Edit: I got ninja’d ^

Also, I’m pretty sure the select block has less overhead than the case structure, if that’s a concern at all.

Does this look better?

That is the power of dataflow programming. If you program it neatly, you can easily see what is going on.

Typically, inputs are wired in on the left, and outputs come out of the right. So the “flow” of the program will go from left to right, following the necessarily incremental transfer of data through the wires. It’s a powerful thing to use, since you can “see” how the program works, instead of reading it, like a text based programming language. (Although, in their defense, if you get good at a text based programming language you can also easily see what’s going on. Graphical languages are easier for beginners)

Is this good for a PWM 3/4 are cim motors powering a shooter mechanism. Thanks for the help.

The begin vi looks great.

Just make sure that your shooter motors are inverted correctly, based on how they are running your mechanism. See how the real drive motors have constants going to them which inverts them accordingly? You might have to adjust your shooter motors that way too, I don’t know.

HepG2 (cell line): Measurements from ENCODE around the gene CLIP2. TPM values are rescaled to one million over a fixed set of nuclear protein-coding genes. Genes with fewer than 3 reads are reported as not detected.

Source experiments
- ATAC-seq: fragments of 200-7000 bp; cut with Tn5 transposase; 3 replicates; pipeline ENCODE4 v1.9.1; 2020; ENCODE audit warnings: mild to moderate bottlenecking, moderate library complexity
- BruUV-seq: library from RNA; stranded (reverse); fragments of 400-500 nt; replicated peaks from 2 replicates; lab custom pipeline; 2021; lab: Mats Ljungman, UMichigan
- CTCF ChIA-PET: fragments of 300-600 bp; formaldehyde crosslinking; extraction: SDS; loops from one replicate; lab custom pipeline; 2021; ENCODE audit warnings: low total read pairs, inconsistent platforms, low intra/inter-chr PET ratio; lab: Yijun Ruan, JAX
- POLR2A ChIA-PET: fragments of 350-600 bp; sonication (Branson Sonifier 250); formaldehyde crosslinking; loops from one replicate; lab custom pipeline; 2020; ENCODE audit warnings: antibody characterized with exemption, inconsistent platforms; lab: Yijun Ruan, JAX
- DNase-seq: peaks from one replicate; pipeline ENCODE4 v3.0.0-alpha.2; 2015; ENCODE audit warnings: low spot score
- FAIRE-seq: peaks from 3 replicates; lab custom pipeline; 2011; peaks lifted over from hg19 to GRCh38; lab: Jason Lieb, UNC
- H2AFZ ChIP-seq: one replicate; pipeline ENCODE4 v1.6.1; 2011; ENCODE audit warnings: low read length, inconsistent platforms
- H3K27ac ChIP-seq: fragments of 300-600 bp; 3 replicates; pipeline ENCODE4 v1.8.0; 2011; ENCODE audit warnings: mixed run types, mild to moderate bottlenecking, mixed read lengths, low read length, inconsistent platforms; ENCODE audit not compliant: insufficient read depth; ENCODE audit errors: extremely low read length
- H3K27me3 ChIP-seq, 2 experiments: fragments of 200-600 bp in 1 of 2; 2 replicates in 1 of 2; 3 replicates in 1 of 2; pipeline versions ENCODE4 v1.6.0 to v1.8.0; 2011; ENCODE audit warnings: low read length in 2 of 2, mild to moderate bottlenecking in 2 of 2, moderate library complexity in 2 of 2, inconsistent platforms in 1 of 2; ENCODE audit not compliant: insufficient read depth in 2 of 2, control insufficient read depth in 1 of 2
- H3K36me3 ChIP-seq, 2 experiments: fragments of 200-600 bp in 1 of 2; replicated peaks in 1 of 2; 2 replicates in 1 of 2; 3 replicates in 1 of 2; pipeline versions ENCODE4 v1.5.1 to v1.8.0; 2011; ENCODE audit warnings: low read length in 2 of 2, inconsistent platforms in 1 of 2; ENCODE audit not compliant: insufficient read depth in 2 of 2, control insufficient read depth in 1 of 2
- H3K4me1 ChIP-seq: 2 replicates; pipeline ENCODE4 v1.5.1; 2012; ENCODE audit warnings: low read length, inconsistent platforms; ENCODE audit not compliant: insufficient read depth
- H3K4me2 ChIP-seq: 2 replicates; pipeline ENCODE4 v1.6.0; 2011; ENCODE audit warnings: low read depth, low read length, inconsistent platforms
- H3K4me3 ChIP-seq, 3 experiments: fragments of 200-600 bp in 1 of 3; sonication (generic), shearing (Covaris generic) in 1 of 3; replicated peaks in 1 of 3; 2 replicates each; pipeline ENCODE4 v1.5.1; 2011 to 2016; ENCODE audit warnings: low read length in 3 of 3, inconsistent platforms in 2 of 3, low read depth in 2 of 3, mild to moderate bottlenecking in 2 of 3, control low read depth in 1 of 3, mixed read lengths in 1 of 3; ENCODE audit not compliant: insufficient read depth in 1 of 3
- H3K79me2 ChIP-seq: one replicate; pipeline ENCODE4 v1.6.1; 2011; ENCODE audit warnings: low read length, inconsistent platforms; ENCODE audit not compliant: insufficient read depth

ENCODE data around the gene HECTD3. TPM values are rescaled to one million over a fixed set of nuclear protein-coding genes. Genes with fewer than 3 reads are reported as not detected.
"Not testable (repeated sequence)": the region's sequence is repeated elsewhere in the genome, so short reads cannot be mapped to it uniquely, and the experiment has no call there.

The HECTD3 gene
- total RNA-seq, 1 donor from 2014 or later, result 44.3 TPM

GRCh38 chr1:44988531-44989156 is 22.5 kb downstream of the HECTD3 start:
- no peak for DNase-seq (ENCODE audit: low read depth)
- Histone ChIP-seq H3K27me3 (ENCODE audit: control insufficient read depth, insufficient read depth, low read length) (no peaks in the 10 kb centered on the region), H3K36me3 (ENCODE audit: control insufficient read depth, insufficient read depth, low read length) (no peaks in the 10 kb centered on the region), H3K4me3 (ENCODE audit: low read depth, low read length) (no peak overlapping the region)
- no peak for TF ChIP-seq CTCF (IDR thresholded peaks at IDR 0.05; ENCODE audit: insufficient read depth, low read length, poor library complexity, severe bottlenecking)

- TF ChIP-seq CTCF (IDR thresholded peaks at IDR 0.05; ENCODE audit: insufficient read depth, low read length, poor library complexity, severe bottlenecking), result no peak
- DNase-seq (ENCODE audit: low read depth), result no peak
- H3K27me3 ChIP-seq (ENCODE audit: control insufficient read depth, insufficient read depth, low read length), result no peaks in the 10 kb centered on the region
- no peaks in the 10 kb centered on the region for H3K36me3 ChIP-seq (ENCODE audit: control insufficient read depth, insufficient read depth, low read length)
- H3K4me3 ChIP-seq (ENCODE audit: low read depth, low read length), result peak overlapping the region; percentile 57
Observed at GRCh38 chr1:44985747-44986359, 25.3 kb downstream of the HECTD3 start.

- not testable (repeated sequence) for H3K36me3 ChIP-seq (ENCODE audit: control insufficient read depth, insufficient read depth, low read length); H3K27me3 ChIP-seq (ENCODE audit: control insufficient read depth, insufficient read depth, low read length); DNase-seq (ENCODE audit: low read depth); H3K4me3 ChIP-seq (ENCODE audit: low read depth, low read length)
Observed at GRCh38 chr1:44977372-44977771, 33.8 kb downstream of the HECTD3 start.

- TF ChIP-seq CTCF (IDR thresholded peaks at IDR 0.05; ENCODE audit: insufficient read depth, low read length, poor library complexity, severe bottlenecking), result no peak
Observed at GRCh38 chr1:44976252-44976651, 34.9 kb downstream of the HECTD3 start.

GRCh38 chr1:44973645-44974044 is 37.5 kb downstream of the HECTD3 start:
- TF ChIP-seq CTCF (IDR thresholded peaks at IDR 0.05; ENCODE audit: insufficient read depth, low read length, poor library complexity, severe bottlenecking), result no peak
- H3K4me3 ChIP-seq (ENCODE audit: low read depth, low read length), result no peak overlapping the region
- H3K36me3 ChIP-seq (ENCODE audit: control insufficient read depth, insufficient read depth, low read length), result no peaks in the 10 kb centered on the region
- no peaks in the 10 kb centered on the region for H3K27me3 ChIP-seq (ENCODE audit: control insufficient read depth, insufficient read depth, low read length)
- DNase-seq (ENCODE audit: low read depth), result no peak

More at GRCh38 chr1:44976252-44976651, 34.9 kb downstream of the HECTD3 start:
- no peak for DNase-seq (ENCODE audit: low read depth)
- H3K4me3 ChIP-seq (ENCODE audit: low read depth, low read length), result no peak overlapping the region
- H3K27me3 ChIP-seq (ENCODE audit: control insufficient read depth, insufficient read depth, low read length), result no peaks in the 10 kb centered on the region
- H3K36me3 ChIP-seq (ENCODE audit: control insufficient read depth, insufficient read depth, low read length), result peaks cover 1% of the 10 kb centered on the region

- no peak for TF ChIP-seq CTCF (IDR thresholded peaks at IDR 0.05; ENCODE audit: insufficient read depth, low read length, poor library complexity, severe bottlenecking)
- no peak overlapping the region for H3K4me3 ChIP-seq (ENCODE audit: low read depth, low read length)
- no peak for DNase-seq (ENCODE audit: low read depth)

EDIT: yeah depending on what you really want to have happen, your control VIs should be the same for the different motors: drive vs. motor.

In your begin, your shooter is a RobotDrive, but in Teleop, it is a MotorControl. They should be the same if you want it to work. I recommend that everything other then your drive train be MotorControl.

In telop, the Shooter Get reference is right to left, but everything else looks good.

In the toolbar of the block diagram, you can press the broom icon, and it will attempt to automatically clean up your diagram.

Hello, thank you guys for all of the help so far. I talked to the design team today, and we switched to a pnuematic solenoid “kicking mechanism.” Would this case structure work?



That won’t work. You need to turn the other solenoid off before you turn the new one on.

Get rid of that case structure, and use a ‘Not’ logic block under the Boolean menu to keep the values negated (opposite).

I don’t have my PC with the FRC code on right now, so you’ll have to just understand this:

Here’s where to find the ‘Not’ block:

And please, for the sake of reading your code, clean it up a bit before asking for help. There’s even a tool for it! Select (marque) the code you want to clean up, then press Ctrl + U. Magic!

Thanks for the advice. Does this look better?



Much better! That should work!

One small thing, and not an issue at all really. The Joystick Get retirns both Button and Axis values, so you don’t need the Joystick Get Axis. You can Un-Bundle from the Joystick Get on the axis output. It’ll lower some overhead in your program.